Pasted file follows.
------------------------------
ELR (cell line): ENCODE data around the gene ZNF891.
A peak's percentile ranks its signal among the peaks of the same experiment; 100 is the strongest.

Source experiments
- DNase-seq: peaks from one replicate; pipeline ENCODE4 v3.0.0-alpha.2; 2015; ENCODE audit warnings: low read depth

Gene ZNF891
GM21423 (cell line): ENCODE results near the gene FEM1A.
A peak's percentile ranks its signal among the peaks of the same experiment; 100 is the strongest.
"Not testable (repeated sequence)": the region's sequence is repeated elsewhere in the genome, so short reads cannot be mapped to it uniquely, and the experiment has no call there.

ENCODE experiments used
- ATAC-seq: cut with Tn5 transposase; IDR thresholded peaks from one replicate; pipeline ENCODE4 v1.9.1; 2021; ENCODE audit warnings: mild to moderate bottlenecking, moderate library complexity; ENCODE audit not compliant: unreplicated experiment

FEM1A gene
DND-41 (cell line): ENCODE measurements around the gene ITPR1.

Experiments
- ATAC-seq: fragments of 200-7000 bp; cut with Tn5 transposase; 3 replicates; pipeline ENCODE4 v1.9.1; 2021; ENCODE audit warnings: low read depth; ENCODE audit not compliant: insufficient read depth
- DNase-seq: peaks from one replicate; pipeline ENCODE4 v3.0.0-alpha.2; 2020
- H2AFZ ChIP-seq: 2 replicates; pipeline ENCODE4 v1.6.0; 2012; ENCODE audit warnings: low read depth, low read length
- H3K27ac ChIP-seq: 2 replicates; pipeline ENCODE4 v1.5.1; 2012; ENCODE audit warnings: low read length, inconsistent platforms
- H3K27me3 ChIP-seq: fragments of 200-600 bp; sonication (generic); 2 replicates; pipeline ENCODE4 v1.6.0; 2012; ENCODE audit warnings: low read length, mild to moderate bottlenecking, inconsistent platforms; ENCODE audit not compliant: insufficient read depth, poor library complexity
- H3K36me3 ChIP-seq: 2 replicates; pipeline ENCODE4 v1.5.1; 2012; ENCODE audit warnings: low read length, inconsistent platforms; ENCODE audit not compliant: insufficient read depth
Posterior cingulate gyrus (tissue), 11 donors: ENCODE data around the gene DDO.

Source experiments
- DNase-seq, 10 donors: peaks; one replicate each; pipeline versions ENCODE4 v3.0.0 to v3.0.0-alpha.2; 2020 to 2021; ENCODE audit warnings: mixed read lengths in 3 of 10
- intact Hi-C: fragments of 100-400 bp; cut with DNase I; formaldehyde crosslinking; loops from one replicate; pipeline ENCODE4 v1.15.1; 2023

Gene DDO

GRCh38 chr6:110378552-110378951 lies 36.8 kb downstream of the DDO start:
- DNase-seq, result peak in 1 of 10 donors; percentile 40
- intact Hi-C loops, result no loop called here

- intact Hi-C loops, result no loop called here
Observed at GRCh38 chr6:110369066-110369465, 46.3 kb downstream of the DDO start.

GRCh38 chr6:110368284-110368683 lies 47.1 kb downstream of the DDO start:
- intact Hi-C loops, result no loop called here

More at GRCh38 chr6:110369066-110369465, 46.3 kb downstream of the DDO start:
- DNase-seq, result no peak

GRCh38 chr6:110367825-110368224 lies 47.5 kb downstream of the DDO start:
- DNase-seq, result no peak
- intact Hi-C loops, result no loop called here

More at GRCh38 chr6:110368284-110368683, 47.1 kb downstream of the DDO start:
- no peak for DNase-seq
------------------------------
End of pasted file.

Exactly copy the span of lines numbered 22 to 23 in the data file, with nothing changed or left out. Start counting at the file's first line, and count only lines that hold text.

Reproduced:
- DNase-seq, 10 donors: peaks; one replicate each; pipeline versions ENCODE4 v3.0.0 to v3.0.0-alpha.2; 2020 to 2021; ENCODE audit warnings: mixed read lengths in 3 of 10
- intact Hi-C: fragments of 100-400 bp; cut with DNase I; formaldehyde crosslinking; loops from one replicate; pipeline ENCODE4 v1.15.1; 2023